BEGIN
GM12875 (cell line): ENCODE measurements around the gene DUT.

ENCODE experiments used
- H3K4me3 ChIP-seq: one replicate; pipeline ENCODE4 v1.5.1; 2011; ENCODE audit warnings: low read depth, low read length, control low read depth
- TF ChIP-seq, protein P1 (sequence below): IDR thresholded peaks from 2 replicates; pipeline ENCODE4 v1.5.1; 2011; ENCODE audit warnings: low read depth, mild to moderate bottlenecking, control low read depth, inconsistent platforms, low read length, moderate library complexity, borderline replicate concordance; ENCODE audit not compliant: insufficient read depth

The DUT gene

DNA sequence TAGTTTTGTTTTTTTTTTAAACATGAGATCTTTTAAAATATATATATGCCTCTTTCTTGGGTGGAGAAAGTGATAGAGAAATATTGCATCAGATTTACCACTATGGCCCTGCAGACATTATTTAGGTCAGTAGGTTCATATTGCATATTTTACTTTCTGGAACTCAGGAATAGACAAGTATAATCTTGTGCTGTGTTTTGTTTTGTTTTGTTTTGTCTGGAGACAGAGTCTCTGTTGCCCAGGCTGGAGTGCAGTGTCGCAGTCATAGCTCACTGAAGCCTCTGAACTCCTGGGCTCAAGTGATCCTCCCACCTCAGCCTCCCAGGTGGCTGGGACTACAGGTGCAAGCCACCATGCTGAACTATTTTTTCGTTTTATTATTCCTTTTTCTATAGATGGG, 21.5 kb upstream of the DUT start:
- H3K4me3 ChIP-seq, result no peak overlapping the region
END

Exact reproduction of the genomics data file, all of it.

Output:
GM12875 (cell line): ENCODE measurements around the gene DUT.

ENCODE experiments used
- H3K4me3 ChIP-seq: one replicate; pipeline ENCODE4 v1.5.1; 2011; ENCODE audit warnings: low read depth, low read length, control low read depth
- TF ChIP-seq, protein P1 (sequence below): IDR thresholded peaks from 2 replicates; pipeline ENCODE4 v1.5.1; 2011; ENCODE audit warnings: low read depth, mild to moderate bottlenecking, control low read depth, inconsistent platforms, low read length, moderate library complexity, borderline replicate concordance; ENCODE audit not compliant: insufficient read depth

The DUT gene

DNA sequence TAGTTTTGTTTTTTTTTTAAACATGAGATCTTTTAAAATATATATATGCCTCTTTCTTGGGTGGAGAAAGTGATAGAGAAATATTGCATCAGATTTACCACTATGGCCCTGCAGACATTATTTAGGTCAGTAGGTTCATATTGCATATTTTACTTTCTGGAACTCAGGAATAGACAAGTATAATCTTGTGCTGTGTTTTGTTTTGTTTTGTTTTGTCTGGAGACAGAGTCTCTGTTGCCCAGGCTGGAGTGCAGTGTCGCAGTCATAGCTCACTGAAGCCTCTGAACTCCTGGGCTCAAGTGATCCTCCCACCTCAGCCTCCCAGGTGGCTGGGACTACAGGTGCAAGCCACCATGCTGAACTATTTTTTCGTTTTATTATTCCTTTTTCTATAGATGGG, 21.5 kb upstream of the DUT start:
- H3K4me3 ChIP-seq, result no peak overlapping the region